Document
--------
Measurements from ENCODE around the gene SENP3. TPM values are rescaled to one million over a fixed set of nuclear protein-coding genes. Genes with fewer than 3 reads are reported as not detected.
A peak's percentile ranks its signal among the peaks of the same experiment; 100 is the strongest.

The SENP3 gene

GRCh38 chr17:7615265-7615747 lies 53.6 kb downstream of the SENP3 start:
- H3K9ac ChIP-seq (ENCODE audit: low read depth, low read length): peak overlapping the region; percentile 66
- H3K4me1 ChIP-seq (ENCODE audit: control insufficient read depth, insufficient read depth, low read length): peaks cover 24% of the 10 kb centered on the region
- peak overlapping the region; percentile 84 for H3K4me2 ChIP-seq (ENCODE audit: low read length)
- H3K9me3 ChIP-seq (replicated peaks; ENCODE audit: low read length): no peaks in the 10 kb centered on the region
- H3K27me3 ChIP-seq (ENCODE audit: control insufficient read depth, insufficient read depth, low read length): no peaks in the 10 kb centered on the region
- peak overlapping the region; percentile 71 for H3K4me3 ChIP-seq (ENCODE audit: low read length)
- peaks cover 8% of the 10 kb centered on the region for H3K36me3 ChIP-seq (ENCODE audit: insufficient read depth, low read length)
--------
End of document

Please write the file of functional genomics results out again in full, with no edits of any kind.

Measurements from ENCODE around the gene SENP3. TPM values are rescaled to one million over a fixed set of nuclear protein-coding genes. Genes with fewer than 3 reads are reported as not detected.
A peak's percentile ranks its signal among the peaks of the same experiment; 100 is the strongest.

The SENP3 gene

GRCh38 chr17:7615265-7615747 lies 53.6 kb downstream of the SENP3 start:
- H3K9ac ChIP-seq (ENCODE audit: low read depth, low read length): peak overlapping the region; percentile 66
- H3K4me1 ChIP-seq (ENCODE audit: control insufficient read depth, insufficient read depth, low read length): peaks cover 24% of the 10 kb centered on the region
- peak overlapping the region; percentile 84 for H3K4me2 ChIP-seq (ENCODE audit: low read length)
- H3K9me3 ChIP-seq (replicated peaks; ENCODE audit: low read length): no peaks in the 10 kb centered on the region
- H3K27me3 ChIP-seq (ENCODE audit: control insufficient read depth, insufficient read depth, low read length): no peaks in the 10 kb centered on the region
- peak overlapping the region; percentile 71 for H3K4me3 ChIP-seq (ENCODE audit: low read length)
- peaks cover 8% of the 10 kb centered on the region for H3K36me3 ChIP-seq (ENCODE audit: insufficient read depth, low read length)